Beth Davila, Associate Professor of Rhetoric and Writing, has won the “Kenneth A. Bruffee Award” from the national Council of Writing Program Administrators for her spring 2017 article “Standard English and Colorblindness in Composition Studies: Rhetorical Constructions of Racial and Linguistic Neutrality.” The award is given every two years for the outstanding article published in WPA: Writing Program Administration. Beth was presented the award at the 2019 Writing Program Administrators Conference held in Baltimore, Maryland.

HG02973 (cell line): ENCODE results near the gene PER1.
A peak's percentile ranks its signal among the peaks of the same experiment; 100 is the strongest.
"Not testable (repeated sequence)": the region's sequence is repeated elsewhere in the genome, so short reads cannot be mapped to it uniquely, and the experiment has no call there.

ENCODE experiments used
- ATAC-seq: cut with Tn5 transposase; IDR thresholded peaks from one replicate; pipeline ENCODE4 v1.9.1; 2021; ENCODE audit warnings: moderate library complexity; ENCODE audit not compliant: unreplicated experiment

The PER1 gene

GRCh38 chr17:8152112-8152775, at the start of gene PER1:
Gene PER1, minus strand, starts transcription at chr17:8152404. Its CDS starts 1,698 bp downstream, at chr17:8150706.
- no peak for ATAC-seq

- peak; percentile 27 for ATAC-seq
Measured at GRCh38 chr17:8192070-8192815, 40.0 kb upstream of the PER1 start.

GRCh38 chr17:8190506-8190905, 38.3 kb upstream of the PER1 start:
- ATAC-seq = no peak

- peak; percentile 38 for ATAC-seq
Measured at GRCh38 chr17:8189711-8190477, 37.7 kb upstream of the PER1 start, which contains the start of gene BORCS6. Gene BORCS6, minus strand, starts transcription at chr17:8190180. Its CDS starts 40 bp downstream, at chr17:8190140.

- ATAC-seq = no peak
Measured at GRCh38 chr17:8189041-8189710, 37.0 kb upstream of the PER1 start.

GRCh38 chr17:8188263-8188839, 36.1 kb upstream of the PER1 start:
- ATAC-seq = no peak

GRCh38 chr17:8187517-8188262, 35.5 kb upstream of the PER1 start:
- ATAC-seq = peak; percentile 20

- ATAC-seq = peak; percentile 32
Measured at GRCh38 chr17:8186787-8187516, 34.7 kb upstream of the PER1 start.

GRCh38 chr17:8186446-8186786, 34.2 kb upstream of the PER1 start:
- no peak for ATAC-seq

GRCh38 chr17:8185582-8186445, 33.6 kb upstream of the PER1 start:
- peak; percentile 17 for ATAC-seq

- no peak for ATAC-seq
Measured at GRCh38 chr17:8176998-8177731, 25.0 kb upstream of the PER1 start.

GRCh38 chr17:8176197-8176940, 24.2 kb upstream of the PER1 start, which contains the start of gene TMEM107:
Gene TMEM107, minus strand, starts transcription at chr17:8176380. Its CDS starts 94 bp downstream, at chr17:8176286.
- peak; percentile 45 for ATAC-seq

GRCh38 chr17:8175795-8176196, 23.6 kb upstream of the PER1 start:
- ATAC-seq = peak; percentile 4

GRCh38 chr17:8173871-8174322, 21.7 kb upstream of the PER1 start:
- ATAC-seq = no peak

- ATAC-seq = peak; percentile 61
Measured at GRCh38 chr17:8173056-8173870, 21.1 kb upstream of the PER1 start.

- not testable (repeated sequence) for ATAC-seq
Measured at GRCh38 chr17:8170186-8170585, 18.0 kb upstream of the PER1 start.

As the abstract reads, “This article examines instructors’ talk about standardness in anonymous student writing in order to identify discursive patterns that perpetuate colorblind ideologies. Specifically, this article explores explicit and implicit assertions that academic student essays and standard English should not or cannot reveal authorial identity, including race. Identifying colorblindness in talk about student texts highlights rhetorical constructions of racial and linguistic neutrality and illustrates the ways that the ideologies undergirding colorblindness and so-called standard English (ideologies of whiteness and standard language ideologies, respectively) are co-constitutive—especially concerning perceived neutrality. Finally, the article offers suggestions for disrupting the rhetorical patterns that promote colorblind ideologies in talk about written standardness.